Shildon 'coal drops' were a world first, research claims

Research about Shildon's coal drops has been carried out by Historic England. Credit: Locomotion/Jason Hynes

A now defunct structure in County Durham was the world's first attempt to mechanise the refuelling of locomotives, new research has claimed.

The "coal drops" in Shildon were used to re-supply early steam locomotives with the coal they needed to operate.

Historic England has carried out research to find out more about the history and significance of the 19th century drops, which were built by the Stockton & Darlington Railway (S&DR) - the world’s first steam-hauled public railway.

Marcus Jecock, lead author of the research, said: “We already knew the drops were early and therefore significant - not just to the history of the S&DR, the world’s first steam-hauled public railway, but also to the history of the railways in general. However, our new research has highlighted exactly how significant they were.

“Our research has clarified when the coal drops were built, who designed them and how they operated. It has also suggested they probably represent the first attempt, in Britain  - and given Britain’s primacy in the development of railways, possibly the world - to mechanise the process of re-fuelling steam locomotives.”

The drops were constructed in 1847 and are believed to be the first ever attempt to mechanise (by the use of gravity) the process of refuelling steam locomotives in the UK.

Prior to that date, refuelling was a labour-intensive process, which involved men shovelling coal by hand into an engine’s tender - the wagon immediately behind the locomotive that contains its fuel.

LNER 'J21 Class' locomotive (ex-NER 'C Class') no. 99 refuelling at the drops, photographed 4 June 1932. Credit: Ken Hoole Collection/Head of Steam – Darlington Railway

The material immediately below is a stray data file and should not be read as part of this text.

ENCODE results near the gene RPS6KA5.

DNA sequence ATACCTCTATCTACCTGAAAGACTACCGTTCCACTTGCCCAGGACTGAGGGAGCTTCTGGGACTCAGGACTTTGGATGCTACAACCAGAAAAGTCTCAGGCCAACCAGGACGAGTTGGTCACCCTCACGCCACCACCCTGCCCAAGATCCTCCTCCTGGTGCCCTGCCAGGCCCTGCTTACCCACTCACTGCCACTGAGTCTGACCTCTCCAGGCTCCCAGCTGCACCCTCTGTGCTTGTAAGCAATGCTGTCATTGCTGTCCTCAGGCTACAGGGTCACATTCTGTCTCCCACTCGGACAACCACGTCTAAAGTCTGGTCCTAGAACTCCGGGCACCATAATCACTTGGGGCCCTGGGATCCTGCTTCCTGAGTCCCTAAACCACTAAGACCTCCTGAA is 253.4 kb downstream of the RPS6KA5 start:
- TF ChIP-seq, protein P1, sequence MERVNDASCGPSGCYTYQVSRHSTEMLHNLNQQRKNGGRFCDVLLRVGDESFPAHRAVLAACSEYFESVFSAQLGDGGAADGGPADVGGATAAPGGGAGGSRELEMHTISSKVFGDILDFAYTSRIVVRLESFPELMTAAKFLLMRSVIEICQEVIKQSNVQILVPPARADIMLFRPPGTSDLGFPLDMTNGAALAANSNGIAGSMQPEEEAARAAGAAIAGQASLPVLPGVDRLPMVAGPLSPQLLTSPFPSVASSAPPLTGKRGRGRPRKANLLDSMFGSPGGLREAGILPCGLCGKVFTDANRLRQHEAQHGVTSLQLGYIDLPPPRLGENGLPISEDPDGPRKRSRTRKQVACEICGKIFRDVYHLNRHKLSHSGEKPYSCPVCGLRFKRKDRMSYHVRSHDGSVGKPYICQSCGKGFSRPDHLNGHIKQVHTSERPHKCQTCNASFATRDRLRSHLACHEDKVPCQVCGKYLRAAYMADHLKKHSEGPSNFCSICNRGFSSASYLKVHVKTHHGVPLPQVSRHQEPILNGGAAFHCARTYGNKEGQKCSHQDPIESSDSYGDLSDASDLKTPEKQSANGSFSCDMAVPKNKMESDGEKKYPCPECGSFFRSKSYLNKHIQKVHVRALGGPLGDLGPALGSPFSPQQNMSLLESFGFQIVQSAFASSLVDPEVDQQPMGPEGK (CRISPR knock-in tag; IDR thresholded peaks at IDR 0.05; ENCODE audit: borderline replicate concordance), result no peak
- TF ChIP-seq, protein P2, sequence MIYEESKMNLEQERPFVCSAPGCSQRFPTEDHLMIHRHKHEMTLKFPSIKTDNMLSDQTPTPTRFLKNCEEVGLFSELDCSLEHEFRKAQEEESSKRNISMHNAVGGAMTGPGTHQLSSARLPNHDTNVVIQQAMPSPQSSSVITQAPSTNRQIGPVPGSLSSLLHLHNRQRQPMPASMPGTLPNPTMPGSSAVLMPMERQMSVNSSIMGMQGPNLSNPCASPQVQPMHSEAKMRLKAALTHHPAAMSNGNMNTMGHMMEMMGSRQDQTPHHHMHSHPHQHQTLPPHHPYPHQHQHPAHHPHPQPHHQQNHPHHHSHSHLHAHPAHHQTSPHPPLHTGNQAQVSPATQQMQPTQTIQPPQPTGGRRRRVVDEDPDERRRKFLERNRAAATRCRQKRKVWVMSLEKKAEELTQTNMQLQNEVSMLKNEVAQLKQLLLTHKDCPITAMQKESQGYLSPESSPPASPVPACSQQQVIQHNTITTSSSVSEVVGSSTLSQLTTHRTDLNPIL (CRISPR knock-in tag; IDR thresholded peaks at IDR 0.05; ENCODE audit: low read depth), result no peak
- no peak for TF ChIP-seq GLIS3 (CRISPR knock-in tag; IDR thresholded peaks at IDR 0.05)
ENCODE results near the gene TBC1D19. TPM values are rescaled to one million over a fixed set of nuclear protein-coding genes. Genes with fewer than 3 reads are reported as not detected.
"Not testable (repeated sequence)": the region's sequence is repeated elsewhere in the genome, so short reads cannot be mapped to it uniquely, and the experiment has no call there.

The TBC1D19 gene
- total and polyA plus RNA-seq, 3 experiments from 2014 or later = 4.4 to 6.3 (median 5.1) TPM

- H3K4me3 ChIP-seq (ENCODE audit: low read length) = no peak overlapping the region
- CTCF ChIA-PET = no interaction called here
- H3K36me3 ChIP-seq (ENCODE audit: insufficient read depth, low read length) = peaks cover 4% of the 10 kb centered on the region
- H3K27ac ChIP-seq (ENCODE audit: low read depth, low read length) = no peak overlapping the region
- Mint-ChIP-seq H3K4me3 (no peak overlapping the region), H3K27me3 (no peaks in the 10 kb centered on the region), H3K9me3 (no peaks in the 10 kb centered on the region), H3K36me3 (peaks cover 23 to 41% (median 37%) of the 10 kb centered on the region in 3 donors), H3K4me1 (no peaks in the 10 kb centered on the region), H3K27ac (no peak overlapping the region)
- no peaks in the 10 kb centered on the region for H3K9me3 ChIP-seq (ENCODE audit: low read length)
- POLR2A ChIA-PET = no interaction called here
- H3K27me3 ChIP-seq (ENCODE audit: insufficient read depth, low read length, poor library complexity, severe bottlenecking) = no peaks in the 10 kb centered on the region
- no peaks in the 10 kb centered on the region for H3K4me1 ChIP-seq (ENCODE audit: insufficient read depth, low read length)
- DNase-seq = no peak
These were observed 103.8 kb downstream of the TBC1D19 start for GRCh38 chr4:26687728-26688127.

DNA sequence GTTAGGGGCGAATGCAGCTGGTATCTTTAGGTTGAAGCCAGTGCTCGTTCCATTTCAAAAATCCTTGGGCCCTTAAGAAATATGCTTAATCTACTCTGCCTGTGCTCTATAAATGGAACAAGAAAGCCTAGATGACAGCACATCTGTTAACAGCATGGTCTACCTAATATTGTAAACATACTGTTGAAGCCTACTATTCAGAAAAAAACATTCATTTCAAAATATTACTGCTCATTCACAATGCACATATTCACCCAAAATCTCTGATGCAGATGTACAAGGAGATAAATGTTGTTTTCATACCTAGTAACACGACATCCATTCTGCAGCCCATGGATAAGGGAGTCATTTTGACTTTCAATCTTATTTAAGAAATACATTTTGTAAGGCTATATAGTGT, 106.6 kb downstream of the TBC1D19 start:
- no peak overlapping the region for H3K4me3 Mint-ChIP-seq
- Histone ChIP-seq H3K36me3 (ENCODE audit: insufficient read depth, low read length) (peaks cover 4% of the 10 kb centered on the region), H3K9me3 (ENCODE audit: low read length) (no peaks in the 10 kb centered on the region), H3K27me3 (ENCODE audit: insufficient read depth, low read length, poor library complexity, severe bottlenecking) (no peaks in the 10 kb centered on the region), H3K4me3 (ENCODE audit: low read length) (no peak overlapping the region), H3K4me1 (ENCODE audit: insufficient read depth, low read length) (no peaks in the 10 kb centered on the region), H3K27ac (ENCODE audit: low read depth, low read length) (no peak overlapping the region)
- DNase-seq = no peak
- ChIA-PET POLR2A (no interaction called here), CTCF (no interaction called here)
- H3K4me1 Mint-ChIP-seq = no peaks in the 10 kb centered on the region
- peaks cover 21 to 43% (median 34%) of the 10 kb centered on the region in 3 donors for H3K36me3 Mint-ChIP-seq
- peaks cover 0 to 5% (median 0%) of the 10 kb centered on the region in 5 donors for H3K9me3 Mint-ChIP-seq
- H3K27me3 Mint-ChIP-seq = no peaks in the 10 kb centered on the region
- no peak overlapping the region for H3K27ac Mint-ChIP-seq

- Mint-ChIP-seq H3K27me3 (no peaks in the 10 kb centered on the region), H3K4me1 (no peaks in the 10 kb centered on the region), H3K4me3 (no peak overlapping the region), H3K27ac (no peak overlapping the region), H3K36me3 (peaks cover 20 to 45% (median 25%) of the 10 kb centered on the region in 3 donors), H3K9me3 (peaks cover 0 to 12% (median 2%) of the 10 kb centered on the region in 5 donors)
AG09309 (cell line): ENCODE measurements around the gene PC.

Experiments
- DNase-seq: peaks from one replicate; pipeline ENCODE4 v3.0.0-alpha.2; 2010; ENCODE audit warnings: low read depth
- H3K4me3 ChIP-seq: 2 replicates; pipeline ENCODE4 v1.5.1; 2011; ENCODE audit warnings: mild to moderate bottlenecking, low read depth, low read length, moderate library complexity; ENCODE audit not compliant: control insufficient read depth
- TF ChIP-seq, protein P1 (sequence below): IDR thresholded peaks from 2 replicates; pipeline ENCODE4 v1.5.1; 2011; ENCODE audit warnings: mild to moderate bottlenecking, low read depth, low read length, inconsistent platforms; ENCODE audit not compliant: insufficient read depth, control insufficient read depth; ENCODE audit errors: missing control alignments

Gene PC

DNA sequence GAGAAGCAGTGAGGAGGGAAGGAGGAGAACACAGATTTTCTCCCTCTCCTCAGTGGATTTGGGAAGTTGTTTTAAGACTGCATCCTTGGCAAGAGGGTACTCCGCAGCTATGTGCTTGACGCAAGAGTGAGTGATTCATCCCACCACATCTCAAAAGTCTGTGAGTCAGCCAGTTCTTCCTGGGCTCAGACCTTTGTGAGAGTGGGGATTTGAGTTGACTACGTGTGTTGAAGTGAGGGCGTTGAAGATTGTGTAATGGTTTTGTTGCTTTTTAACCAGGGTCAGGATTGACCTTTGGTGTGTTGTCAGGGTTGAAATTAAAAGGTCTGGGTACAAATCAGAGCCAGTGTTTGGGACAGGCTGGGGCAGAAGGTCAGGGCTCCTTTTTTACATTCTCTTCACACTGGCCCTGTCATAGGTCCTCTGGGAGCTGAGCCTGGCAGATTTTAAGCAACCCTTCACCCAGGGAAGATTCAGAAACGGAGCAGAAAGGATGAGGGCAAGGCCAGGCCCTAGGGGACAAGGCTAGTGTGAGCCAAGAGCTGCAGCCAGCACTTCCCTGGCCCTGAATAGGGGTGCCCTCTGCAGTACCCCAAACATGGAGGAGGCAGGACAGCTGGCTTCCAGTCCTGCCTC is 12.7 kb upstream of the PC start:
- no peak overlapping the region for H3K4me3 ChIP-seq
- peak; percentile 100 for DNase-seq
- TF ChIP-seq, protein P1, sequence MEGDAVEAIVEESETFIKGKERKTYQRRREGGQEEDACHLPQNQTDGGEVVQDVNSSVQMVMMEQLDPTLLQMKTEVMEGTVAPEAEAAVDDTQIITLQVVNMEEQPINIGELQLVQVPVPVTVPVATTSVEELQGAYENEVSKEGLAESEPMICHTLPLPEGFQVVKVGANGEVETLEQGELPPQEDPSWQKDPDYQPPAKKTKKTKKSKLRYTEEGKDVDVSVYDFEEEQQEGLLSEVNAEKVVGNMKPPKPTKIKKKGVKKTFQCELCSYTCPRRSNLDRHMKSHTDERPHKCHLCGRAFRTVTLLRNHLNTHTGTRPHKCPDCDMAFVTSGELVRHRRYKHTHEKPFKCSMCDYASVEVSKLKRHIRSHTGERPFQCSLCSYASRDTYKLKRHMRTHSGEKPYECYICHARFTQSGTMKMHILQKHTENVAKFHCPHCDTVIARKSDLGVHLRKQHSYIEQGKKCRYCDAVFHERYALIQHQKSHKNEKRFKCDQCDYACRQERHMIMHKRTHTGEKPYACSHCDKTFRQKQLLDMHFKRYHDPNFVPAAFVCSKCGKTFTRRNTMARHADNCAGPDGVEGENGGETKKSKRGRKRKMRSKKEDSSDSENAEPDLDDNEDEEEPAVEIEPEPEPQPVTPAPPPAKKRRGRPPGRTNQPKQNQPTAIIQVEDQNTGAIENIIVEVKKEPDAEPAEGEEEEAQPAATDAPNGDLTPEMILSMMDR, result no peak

The S&DR built the drops to speed up the re-fuelling times of their steam locomotives that hauled coal trains from Shildon to docks on the River Tees, where it was offloaded onto ships for onward transport to distant markets.  

Designed by John Graham, the S&DR’s traffic manager, the drops consisted of three wooden hoppers each with a retractable chute, suspended above stone bays built next to a short loop of railway line known as a ‘coaling road’.

The hoppers were approached at one end via a ramp. Special coal wagons with bottom-opening doors were run up the ramp, the doors opened and the loads were discharged by gravity in to the hoppers. The locomotive in need for refuelling would approach the drops via the coaling road; once in place the fireman would lower the chute and allow the coal to fall – again under gravity - in to the tender of his waiting locomotive.

The coal drops remained in use until 1935, when there was a reduction in the number of coal trains operating out of Shildon, and gained Grade II listed status in 1986. That was upgraded to Grade II* in 2021 in recognition of their historical significance.

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